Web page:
In response to the lockdown triggered by COVID-19, many arts organisations have taken their work online, sharing content for audiences to view for free. However, creating participatory engagement online is much more challenging and, as a sector used to being face to face with people in their practice, it’s clear that the current restrictions change the nature of participatory arts based activity substantially.
Following a vital conversation on social media led by Guy O’Donnell, Learning and Participation Producer, National Dance Company Wales which opened a discussion on how we can deliver participatory arts effectively, a range of partners are collaborating to lead Zoom discussions for the sector where we can talk about the impact of the lockdown on our work and work creatively together to think beyond the lockdown.
In partnership with ArtWorks Cymru a series of free Zoom meetings have been set up to discuss and share current working practices in participatory delivery.
Thinking Beyond the Lockdown
These Zoom meetings will explore how we think beyond the lockdown. We’ll explore what the future might hold, what we might keep from our online experiences, and how we live with an uncertain future.
Tracey Brown, Mentoring, Training, Development Leader and Kathryn Williams, Director, Rubicon Dance Dance are presenting at the Dance focused Zoom meeting on Wednesday the 10th of June 3-5pm.
The meetings are free to attend but numbers are limited. Kathryn and Tracey share their biographies below and some information on of areas they will discuss at the meetings below.
Rubicon’s Director since 2014, I studied Dance at Roehampton. My career has spanned IT, Finance as well as the Third Sector and the Arts. I have an MSc in Entrepreneurship, I’m a Lead Wales graduate and I’m also Wales’ first Pilotlighter.
I think that access to the arts is a democratic right and this very much spaces my approach to what I do. I’m also a School Governor, childcare campaigner, advocate for the arts and committed martial artist. I live in the former mining community of the Rhondda in South Wales with my husband and teenage sons.
Tracey has worked at Rubicon since September 1996 and her very first role was Dance Development Worker, leading dance sessions for a wide range of ages, abilities and backgrounds and contexts whilst setting up Rubicon’s development programme across Cardiff which initially targeted five key areas of the city.
Tracey now manages Rubicon CPD programmes, an annual summer programme for community dance practitioners from across Wales, an individual learning programme for Rubicon’s dance practitioners, the community dance apprentice training programme, mentor development as well as the Wales Wide Training Programme (WWTP).
Highlight’s for Tracey’s time at Rubicon includes the success and reach of the development programme, the Rubicon to Romania programme working with deaf children in Craiova, the community dance apprentice programme and the Wales Wide Training Programme! In 2017 Tracey won a Creative and Cultural Skills Council UK Award for her work with community dance apprentices.
Wales Wide Training Programme (WWTP)
At the Dance meeting Tracey will talk about the Wales Wide Training Programme (WWTP) which is an initiative that exists to support the development of community dance practice and provision across Wales. WWTP was established in 2013 with seven partners, all of whom were community dance/arts organisations. There are now seventeen partners from across Wales and these include venues and theatres, universities, national companies, colleges as well as the initial community dance and arts organisations. WWTP is steered by the partners who work together to design and organise training and professional development programmes that respond to sector-need.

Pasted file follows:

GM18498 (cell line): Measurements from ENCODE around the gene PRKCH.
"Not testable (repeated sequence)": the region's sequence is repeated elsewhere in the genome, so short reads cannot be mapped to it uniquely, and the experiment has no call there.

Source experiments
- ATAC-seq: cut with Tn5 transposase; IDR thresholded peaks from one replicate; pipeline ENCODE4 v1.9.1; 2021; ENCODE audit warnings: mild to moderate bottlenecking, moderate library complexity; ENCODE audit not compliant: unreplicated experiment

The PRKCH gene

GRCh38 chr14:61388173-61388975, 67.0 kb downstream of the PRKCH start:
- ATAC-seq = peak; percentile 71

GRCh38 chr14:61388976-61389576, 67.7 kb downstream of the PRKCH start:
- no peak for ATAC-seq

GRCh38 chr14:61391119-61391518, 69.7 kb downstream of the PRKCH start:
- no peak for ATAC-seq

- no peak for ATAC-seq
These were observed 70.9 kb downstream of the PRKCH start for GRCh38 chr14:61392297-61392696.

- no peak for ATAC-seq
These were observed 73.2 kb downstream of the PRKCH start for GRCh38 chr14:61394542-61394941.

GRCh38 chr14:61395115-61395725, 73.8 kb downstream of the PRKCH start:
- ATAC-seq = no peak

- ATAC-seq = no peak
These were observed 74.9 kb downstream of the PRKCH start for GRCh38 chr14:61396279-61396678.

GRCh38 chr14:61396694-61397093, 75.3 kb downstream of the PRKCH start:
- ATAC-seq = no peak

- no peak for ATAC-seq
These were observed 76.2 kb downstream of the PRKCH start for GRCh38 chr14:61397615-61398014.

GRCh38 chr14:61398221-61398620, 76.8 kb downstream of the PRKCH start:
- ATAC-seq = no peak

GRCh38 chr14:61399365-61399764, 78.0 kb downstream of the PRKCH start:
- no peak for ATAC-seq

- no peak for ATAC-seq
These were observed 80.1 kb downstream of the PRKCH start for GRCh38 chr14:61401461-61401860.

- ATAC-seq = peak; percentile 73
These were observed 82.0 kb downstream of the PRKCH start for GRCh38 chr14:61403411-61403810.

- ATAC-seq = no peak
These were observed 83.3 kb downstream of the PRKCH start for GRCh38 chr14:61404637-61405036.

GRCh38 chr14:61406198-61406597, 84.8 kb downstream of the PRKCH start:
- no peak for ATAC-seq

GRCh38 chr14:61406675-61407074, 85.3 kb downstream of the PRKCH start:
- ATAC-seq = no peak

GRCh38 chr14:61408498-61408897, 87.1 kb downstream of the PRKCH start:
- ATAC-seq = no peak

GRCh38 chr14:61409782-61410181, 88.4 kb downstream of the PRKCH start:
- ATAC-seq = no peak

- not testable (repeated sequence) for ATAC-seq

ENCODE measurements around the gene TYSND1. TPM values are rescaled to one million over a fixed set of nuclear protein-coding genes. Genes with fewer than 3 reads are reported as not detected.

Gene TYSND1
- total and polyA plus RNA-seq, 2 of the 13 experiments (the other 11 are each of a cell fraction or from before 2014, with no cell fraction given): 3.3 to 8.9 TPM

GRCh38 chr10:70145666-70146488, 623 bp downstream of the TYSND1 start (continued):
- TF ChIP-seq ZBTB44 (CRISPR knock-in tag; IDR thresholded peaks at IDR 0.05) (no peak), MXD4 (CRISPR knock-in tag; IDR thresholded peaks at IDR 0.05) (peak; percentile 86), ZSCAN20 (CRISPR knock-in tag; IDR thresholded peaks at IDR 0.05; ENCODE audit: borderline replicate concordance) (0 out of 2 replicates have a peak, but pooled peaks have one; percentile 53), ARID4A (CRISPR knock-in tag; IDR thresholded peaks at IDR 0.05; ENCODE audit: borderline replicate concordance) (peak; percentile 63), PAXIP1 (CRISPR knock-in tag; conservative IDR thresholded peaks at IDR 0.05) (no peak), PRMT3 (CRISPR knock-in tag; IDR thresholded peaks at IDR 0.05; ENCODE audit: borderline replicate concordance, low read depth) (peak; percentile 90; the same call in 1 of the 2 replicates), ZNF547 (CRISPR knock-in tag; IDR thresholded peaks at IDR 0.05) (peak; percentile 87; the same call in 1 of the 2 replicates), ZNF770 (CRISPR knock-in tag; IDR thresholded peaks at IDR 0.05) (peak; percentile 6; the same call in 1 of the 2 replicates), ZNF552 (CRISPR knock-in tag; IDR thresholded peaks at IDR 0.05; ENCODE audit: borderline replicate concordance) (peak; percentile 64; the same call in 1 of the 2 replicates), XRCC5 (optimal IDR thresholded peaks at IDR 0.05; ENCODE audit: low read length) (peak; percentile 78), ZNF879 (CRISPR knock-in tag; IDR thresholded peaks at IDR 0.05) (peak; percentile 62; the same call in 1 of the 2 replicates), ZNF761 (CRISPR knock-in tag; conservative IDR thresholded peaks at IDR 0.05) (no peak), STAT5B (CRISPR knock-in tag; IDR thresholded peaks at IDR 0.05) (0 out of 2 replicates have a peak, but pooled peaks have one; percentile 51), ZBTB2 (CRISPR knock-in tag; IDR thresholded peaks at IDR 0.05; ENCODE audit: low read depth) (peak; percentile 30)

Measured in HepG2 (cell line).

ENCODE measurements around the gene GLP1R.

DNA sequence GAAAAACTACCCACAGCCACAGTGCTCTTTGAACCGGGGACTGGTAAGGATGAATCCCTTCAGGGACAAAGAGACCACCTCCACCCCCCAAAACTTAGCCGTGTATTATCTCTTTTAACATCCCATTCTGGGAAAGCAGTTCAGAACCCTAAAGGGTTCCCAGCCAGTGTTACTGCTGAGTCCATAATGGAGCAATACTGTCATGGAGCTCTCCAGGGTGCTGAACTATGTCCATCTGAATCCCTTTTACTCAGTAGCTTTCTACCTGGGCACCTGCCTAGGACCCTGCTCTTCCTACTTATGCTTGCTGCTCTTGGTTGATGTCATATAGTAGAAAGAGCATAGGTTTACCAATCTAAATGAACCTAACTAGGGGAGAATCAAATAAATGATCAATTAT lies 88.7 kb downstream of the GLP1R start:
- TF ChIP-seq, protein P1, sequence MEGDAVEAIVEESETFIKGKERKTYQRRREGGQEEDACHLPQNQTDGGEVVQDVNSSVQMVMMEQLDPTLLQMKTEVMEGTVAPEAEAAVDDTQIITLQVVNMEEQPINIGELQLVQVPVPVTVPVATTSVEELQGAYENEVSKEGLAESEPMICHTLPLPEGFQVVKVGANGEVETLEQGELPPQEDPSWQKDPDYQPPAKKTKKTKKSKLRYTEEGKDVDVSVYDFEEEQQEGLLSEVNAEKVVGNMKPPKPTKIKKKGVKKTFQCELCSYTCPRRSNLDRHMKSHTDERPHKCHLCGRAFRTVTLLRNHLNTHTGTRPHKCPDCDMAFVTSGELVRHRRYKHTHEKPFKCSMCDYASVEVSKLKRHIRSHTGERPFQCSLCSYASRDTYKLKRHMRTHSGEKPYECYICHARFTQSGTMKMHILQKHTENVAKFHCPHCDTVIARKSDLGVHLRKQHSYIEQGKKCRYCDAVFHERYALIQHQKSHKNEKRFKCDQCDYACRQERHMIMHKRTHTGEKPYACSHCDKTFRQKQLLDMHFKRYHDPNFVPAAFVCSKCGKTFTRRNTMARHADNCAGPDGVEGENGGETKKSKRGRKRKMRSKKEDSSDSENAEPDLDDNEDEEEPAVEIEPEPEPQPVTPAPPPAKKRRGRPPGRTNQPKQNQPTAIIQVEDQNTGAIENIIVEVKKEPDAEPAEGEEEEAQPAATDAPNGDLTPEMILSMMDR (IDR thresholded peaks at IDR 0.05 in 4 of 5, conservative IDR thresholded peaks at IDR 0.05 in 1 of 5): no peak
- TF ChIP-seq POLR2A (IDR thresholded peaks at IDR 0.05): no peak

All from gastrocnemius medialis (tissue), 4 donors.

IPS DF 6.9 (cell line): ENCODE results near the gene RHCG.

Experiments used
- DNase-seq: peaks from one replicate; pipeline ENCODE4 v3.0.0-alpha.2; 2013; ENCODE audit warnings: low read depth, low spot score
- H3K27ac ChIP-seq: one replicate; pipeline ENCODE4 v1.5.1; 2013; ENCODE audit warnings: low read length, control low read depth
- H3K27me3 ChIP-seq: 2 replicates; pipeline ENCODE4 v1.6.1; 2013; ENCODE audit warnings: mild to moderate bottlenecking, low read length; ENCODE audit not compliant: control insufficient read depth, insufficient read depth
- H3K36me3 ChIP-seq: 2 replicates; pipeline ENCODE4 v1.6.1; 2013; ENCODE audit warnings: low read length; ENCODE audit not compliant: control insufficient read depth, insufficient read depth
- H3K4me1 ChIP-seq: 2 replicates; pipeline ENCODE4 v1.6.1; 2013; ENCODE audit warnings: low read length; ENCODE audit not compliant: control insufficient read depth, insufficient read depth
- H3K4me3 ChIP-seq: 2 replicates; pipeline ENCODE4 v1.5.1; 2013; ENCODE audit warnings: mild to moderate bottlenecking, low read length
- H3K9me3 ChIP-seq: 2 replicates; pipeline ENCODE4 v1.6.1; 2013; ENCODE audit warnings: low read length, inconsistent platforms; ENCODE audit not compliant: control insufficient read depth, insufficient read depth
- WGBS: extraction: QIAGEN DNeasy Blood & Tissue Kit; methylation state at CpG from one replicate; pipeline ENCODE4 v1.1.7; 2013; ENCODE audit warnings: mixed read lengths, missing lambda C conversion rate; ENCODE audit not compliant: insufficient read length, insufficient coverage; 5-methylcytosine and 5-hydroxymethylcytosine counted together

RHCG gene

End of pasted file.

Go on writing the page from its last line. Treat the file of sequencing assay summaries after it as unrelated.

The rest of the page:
The database is currently at 250 (it started with 40 in 2013) and includes a range of people from practitioners, apprentices, venue managers, health boards, arts organisations, freelancers and directors.
Challenges and solutions
WWTP is a programme that enables people who work in the dance sector to come together regularly and this takes place across Wales. There are currently twelve strands to WWTP and it was important to keep all of this work happening, especially as many of these strands take place more than once eg CPD days three per year across Wales. Initially when COVID-19 and lockdown began we were coming out of one year of funding and into another so the challenge was how the whole programme would be adapted in the new climate especially as both programmes overlapped. However we have adapted well and have re ordered the programme (May 2020-April 2021) and have met with partners and also practitioners from the database regularly via Zoom.
An Evaluation Forum that was scheduled for March 2020 (pre lockdown) and due to be led by Dr Susanne Burns was initially open to twelve people as this training is very tailored.
We have adapted this to have three Evaluation Forums on Zoom and they are open to eight people per session so our reach is higher, albeit online. The first two forums have already sold very quickly.
Another big challenge was thinking about the work force and that people will have less money than ever so it was important to offer a “pay what you can” approach. People have great trust and loyalty to WWTP and we feel that being fair to all is really important right now. WWTP is a training programme and no one should not sign up for events and CPD due to lack of finance or these people could de skill or lose confidence in a professional capacity quickly.